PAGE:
Waking Up to Our Needs
The insight I had this week was an understanding of what happens when we wake up to our human needs and to our power to take actions to meet them. Without an awareness of and practice in engaging with our interdependence, we are then most likely to advocate for our needs rather than take on the complex art of balancing our needs with those of others. Simply put, our collaboration skills have been stunted by centuries of focusing on competition and individualism. As a result, for many of us waking up to our needs means increased conflict in our lives. In the context of a group, this means more challenge in navigating group decision making and flow. This is one way of understanding some of the challenges of the Occupy movement, for example. After such a long time of stifling our needs and having no voice in what happens, the surge of energy that comes with realizing that we do have a voice can easily result in an insistence on speaking up regardless of what else is going on, regardless of the task at hand or the potential effect on others.
This is also what happens, regularly, when I invite people, especially in the multi-day retreats that I lead, to risk their power and participate in shaping what happens. Instead of being joined in holding responsibility for the whole and in the art of balancing everyone’s needs, I am handed a larger and more charged pile of needs to balance. Instead of appreciation for the invitation to empowerment, I encounter a criticism and disappointment when I fail, by necessity, in my attempts to balance and include everyone’s needs to their satisfaction in all moments.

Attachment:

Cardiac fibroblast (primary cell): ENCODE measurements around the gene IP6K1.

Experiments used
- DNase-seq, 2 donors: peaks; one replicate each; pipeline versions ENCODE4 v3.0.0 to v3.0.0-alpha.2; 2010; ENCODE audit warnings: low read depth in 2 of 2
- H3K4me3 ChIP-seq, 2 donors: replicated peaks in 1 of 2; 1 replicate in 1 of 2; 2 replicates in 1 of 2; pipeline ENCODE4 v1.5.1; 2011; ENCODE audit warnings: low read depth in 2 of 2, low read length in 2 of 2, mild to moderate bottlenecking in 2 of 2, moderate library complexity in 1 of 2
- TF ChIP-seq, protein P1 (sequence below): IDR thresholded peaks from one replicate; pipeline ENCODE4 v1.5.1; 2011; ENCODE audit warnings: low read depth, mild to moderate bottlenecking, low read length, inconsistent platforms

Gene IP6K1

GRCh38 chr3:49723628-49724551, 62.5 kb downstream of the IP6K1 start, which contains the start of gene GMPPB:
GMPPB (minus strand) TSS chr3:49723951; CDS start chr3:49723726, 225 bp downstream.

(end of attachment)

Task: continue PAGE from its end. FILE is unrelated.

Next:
Getting Better at Collaborative Leadership
One unexpected outcome of understanding this dynamic is increased compassion for people who are leaders or would-be leaders. I can see why people who rise to positions of leadership, even those who were previously critical of those in power, begin to make unilateral decisions without considering the effect on others. The challenge of navigating everyone’s needs is so big, that reducing the data or finding ways of controlling the outcome provide much more manageability. I can also understand why others, weary of the idolization followed by criticism of leadership, attempt to protect themselves by acting as if they don’t have power. No wonder some people, concerned about their capacity to withstand the pressures of power and responsibility while remaining true to their values, avoid leadership altogether and remain invisible by choice.
None of these options appeals to me. I want to continue to provide direction and vision while finding ways of collaborating with others. Paradoxically, the more I can remember the reality of disempowerment and isolation that filters how people hear me, the more I might succeed in expressing myself in ways that allow people to awaken directly to our interdependence. However challenging, this task of transforming the legacy of domination and developing collaborative leadership is essential to our survival. I take it on willingly.